A Per­fect Life

  • Review
By – May 3, 2016

Eileen Pollack’s absorb­ing new nov­el is an excit­ing depic­tion of painstak­ing sci­en­tif­ic dis­cov­ery and an insight­ful exam­i­na­tion of the nature of iden­ti­ty and love. The book is nar­rat­ed by Jane Weiss, a post-doc­tor­al researcher in genet­ics at MIT who is obses­sive­ly seek­ing the genet­ic mark­er for Valentine’s Dis­ease. Valentine’s is a fic­tion­al inher­it­ed neu­rode­gen­er­a­tive dis­ease that bears a strong resem­blance to Hunt­ing­ton s dis­ease. Jane had a strong inter­est in sci­ence from a young age, but became fix­at­ed on Valentine’s Dis­ease because her moth­er, grand­fa­ther, and uncles were vic­tims and she and her much-loved sis­ter, a dancer, are at risk. The nov­el is large­ly set in Cam­bridge, Mass­a­chu­setts and MIT dur­ing the 1980’s and in an iso­lat­ed Maine fish­ing vil­lage that fore­shad­ows life in a post-apoc­a­lyp­tic pan­dem­ic zone.

Jane and her sis­ter, Lau­rel, are dom­i­nat­ed by the pos­si­bil­i­ty of ear­ly dis­abil­i­ty and death. Valentine’s, like Hunt­ing­ton s dis­ease, caus­es vio­lent shak­ing, clum­si­ness, inabil­i­ty to eat, demen­tia, insan­i­ty, and death. There was no treat­ment avail­able dur­ing the time peri­od of the nov­el (and there is lit­tle avail­able in the way of treat­ment now for Huntington’s, thir­ty plus years lat­er). Jane notes in her nar­ra­tive that she had to rush even when she wasn’t late because her moth­er had come down with the dis­ease when she wasn’t much old­er than Jane was. Jane sees her­self as the good daugh­ter who cared for her moth­er dur­ing her final year and now works tire­less­ly to find the gene mark­er so that she and her sis­ter can deter­mine if they have inher­it­ed the bad gene. Lau­rel is con­vinced she has the gene muta­tion and hopes to die young, before she comes down with the symp­toms of Valentine’s. She lives her life like a scav­enger hunt, flit­ting from one inter­est to anoth­er, one rela­tion­ship to anoth­er. Nei­ther of the sis­ters plans to mar­ry or have chil­dren. Knowl­edge that they are neg­a­tive for the gene could per­mit them to con­tem­plate hav­ing families.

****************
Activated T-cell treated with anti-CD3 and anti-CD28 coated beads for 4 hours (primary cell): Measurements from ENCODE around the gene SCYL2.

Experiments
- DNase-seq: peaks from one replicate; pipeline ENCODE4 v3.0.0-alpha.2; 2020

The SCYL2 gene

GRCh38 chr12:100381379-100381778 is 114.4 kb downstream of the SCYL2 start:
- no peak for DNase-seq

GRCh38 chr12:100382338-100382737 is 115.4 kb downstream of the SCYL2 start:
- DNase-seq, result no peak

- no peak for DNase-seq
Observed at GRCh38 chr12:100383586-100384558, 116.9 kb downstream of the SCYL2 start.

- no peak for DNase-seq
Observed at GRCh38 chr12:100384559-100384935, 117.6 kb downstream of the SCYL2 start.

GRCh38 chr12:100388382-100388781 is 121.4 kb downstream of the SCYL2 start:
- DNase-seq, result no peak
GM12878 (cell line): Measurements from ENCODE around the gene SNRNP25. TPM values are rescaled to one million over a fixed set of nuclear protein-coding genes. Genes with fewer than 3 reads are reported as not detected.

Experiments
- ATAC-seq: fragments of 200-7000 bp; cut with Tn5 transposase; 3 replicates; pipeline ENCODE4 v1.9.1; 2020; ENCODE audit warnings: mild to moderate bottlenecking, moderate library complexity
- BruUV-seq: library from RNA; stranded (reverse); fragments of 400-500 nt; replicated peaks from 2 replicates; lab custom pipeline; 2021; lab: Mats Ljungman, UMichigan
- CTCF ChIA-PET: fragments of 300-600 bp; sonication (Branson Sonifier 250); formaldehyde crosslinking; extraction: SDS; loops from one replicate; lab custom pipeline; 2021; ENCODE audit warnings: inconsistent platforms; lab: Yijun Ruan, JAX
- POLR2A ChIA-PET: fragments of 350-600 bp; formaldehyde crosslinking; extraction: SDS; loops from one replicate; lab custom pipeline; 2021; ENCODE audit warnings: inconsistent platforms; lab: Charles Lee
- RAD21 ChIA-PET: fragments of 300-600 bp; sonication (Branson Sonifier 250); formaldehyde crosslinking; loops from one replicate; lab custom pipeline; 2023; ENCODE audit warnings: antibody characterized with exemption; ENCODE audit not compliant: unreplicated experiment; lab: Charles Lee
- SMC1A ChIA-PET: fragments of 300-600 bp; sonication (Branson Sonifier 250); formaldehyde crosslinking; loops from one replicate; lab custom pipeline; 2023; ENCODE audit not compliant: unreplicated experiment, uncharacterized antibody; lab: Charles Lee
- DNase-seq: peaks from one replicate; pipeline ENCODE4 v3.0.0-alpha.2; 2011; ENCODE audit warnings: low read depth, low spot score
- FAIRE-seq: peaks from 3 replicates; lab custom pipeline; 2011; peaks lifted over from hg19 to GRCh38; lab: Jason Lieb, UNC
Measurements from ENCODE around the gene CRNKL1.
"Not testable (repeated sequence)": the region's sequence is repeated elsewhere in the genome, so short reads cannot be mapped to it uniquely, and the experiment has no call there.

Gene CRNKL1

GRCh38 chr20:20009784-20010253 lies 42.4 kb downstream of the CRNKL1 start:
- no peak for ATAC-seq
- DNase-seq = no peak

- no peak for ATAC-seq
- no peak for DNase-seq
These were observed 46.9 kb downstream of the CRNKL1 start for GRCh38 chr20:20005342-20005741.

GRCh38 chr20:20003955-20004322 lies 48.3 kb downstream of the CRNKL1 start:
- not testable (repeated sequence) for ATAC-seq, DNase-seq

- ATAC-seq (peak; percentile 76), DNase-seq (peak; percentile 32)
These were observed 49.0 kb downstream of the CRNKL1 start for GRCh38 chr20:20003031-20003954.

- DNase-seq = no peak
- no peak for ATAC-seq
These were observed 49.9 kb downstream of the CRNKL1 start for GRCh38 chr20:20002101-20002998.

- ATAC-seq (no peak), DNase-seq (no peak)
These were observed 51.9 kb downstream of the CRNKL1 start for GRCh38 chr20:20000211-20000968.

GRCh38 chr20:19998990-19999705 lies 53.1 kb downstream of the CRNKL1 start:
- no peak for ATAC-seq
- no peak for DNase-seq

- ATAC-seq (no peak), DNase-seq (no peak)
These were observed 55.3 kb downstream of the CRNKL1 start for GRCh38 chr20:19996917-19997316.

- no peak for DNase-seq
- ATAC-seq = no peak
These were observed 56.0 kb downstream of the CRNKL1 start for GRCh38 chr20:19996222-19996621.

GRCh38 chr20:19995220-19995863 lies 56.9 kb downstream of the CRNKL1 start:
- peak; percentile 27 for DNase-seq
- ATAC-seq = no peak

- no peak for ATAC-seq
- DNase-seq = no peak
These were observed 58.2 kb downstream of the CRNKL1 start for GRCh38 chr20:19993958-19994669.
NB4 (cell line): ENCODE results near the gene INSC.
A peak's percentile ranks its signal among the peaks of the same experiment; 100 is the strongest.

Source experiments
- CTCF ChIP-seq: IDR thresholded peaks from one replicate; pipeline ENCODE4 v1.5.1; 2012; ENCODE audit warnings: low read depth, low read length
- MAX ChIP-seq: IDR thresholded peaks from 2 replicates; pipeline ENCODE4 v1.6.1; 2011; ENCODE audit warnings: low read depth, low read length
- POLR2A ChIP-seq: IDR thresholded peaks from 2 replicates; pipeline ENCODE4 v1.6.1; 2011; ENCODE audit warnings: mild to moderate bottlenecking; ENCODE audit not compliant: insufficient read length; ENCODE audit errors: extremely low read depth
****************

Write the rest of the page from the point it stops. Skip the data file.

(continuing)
The frus­trat­ing, labo­ri­ous empir­i­cal method for iden­ti­fy­ing a gene mark­er in the 1980’s, decades before the map­ping of the human genome, is vivid­ly por­trayed. Life in a high-lev­el research lab pop­u­lat­ed with diverse eccen­tric char­ac­ters and fraught with com­pe­ti­tion is vivid­ly created.

Eth­i­cal dilem­mas about the use of genet­ic test­ing to iden­ti­fy bear­ers of muta­tions when no treat­ment is avail­able for the con­di­tions they cause are explored and remain ger­mane today. The vic­tims of Valentine’s Dis­ease who make blood sam­ples avail­able for the research are ful­ly real­ized in the nov­el and the inabil­i­ty of the sci­ence to help them is tragic.

The role of genet­ics in deter­min­ing iden­ti­ty is a key con­cern of the nov­el. The Weiss sis­ters believe Valentine’s is part of their iden­ti­ty. Who will they be if the mark­er is dis­cov­ered and they find they don’t have the muta­tion? Will some­thing essen­tial be tak­en away? Lau­rel believes she would be ordi­nary with­out Valentine’s. Her inspi­ra­tion for dance comes from her expect­ed ear­ly death. If the human genome is ever mapped, Jane won­ders, Would you know your­self any bet­ter than you know your­self now?” A map only fools you into think­ing you know where you are.”

Inger Saphire-Bern­stein is a health pol­i­cy pro­fes­sion­al with exten­sive expe­ri­ence across mul­ti­ple health care deliv­ery set­tings and the insur­ance indus­try. She has pub­lished a num­ber of arti­cles and papers in the health pol­i­cy field.

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